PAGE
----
Thongchai Thailand


Posted on: February 10, 2021

The expanding earth hypothesis has become folklore in the context that in the net, there is transfer of mass from the core and mantle to the surface by way of various geological processes over eons and also by way of metors and other extraterrestrial objects crashing into the earth. NASA has determined that yes, in theory there really is some support for the expanding earth hypothesis but that the rate of expansion is negligible and unmeasurable such that it shall remain an undying conversation piece but it is of no consequence. Data taken by NASA over a period of 20 years shows that there is in fact an expansion but it also shows that the rate of expansion is negligible and not measurable.

The full text of the NASA article is available online at this link:

The relevant text in this report that relates to the expanding earth hypothesis is reproduced below Alan’s picture. He was the lead researcher in this NASA effort.

Image result for alan d. buis, nasa


Since Charles Darwin’s time, scientists have speculated that the solid Earth might be expanding or contracting. That was the prevailing belief, until scientists developed the theory of plate tectonics, which explained the large-scale motions of Earth’s lithosphere, or outermost shell. Even with the acceptance of plate tectonics half a century ago, some Earth and space scientists have continued to speculate on Earth’s possible expansion or contraction on various scientific grounds. Using a cadre of space measurement tools and a new data calculation technique, NASA detected no statistically significant expansion of the solid Earth. Tectonic forces push mountains higher, while erosion and landslides wear them down. In addition, large-scale climate events redistribute vast water masses among Earth’s ocean, atmosphere and land. To put movements of Earth’s crust into proper context, earth scientists need a frame of reference to evaluate them against. Any significant change in Earth’s radius will alter our understanding of our planet’s physical processes and is fundamental to the branch of science called geodesy, which seeks to measure Earth’s shape and gravity field, and how they change over time. To make these measurements, the science community established the ITRF {International Terrestrial Reference Frame}. This reference frame is used for ground navigation and for tracking spacecraft in Earth orbit. It is also used to monitor many aspects of global climate change, including sea level rise and its sources; imbalances in ice mass at Earth’s poles; and the continuing rebound of Earth’s surface following the retreat of the massive ice sheets that blanketed much of Earth during the last glaciation. High-precision space geodesy gives scientists tools they can use to estimate changes in Earth’s radius. These include Satellite laser ranging with millimeter-level precision, Very-long baseline interferometry — a radio astronomy technology that combines observations of an object made simultaneously by many telescopes to simulate a telescope as big as the maximum distance between the telescopes. Global Positioning System, Doppler Orbitography and Radiopositioning Integrated by Satellite, Scientists use all these techniques to calculate the ITRF. NASA independently evaluated the accuracy of the ITRF and shed new light on the Earth expansion hypothesis and came up with an independent confirmation that the solid Earth is not getting larger.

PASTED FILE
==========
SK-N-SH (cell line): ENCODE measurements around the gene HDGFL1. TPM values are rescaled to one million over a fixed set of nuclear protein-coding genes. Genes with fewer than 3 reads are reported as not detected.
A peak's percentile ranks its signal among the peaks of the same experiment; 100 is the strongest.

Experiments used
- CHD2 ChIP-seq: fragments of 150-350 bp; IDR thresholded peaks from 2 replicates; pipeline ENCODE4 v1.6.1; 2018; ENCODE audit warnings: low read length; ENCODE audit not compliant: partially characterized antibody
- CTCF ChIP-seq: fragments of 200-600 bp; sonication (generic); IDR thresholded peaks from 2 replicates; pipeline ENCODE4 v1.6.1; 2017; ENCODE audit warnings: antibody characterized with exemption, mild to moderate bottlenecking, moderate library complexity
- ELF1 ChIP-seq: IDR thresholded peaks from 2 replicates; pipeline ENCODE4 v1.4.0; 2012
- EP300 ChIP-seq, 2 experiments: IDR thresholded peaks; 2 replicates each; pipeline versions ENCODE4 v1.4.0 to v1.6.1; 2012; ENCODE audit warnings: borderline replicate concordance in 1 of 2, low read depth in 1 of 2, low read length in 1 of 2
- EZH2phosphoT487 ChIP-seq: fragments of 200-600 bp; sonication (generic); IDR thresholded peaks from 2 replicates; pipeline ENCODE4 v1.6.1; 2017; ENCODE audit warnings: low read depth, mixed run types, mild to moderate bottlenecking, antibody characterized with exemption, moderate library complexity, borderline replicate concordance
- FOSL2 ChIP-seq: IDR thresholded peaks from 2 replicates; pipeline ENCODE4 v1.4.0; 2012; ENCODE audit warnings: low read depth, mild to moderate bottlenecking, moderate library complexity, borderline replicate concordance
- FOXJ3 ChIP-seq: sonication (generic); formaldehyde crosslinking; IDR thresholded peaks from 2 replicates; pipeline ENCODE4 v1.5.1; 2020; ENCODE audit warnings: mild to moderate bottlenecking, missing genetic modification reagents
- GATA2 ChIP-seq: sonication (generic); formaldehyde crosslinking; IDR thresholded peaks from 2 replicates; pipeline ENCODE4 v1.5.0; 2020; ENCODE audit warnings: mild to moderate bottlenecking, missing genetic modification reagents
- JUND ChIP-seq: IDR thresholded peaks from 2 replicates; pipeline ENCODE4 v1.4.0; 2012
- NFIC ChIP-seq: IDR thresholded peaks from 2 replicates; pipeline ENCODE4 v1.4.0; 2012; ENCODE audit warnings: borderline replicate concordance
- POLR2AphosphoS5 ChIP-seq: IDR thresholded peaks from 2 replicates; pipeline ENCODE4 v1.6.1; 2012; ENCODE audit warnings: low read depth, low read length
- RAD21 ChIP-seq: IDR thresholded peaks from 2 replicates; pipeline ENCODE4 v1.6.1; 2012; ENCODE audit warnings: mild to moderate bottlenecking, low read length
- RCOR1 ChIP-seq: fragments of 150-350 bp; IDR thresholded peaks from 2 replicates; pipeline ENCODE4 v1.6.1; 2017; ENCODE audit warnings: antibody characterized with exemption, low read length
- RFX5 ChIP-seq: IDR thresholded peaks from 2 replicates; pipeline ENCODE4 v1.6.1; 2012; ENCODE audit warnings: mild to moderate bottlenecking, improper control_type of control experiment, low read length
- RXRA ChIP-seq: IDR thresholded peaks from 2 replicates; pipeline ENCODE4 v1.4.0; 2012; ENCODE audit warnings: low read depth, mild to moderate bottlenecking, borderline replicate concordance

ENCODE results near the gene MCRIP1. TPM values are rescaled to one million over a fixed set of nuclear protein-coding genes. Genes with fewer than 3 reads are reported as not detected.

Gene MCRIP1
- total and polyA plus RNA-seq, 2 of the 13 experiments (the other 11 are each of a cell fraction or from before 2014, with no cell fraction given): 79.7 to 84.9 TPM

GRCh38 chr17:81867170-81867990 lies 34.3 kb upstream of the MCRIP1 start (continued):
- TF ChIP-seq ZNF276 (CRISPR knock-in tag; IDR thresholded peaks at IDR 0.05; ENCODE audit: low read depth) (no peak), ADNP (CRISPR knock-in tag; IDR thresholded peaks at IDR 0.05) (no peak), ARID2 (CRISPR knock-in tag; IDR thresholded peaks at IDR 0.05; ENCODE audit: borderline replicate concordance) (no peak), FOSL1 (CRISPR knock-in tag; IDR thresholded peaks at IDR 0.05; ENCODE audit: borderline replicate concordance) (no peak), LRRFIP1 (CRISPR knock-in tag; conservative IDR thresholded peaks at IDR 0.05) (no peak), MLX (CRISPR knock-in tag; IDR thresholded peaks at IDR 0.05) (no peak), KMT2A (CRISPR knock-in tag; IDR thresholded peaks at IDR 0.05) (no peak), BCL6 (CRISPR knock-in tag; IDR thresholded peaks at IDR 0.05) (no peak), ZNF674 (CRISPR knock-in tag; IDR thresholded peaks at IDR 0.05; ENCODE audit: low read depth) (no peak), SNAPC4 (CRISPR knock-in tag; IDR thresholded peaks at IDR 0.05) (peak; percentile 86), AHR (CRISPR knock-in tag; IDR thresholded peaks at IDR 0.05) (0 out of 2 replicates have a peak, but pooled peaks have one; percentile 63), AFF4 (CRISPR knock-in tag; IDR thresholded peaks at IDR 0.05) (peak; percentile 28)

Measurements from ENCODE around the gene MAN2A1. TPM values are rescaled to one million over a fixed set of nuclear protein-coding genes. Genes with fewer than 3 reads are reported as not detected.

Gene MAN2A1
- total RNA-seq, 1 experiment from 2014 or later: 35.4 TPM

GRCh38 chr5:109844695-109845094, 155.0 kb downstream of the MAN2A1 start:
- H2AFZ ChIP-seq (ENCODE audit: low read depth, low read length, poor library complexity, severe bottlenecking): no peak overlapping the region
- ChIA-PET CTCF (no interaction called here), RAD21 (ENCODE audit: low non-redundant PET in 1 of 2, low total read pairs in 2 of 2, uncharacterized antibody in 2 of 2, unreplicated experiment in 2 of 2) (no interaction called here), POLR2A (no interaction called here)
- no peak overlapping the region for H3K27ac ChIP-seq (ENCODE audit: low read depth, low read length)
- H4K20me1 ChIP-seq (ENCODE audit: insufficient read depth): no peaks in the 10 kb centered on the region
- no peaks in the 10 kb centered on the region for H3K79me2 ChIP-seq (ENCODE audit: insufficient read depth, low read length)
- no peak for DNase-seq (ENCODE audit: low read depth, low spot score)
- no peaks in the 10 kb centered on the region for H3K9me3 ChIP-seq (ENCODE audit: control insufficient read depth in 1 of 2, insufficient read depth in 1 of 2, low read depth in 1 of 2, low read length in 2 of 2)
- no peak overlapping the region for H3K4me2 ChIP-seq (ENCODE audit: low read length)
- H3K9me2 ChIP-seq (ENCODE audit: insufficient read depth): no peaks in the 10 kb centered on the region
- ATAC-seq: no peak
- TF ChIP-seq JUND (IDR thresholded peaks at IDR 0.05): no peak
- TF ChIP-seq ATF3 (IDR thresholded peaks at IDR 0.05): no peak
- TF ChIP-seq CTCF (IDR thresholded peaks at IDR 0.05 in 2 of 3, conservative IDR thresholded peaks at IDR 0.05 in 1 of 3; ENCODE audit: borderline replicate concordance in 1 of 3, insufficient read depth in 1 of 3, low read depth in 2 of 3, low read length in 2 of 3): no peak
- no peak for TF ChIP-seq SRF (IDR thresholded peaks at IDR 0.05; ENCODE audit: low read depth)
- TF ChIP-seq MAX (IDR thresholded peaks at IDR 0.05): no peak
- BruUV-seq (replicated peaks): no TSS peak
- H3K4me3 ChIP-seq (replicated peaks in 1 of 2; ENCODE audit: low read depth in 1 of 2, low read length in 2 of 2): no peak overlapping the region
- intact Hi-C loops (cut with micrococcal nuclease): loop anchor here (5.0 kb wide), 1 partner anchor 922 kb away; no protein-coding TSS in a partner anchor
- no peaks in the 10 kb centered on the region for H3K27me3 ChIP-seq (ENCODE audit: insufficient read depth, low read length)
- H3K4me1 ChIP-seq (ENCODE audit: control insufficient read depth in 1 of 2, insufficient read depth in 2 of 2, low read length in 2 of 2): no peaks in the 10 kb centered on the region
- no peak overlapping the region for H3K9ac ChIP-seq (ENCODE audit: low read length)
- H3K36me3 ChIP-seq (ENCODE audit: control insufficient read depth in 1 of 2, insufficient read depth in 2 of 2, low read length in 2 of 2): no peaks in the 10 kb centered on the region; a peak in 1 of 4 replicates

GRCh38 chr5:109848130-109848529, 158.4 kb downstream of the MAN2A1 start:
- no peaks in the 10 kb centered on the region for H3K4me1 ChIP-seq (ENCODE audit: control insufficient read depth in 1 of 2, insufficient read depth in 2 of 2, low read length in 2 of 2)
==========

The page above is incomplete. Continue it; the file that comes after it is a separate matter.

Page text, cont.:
Image result for jet propulsion laboratory


The NASA measurement precision was 1mm and the data show that in twenty years the expansion if any was less than 1mm. Hypothetically, if it was 0.5mm, NASA could not have detected that change. Hypothetically, a 0.5mm change every 20 years translates to 25 meters in the geological time scale of a million years.

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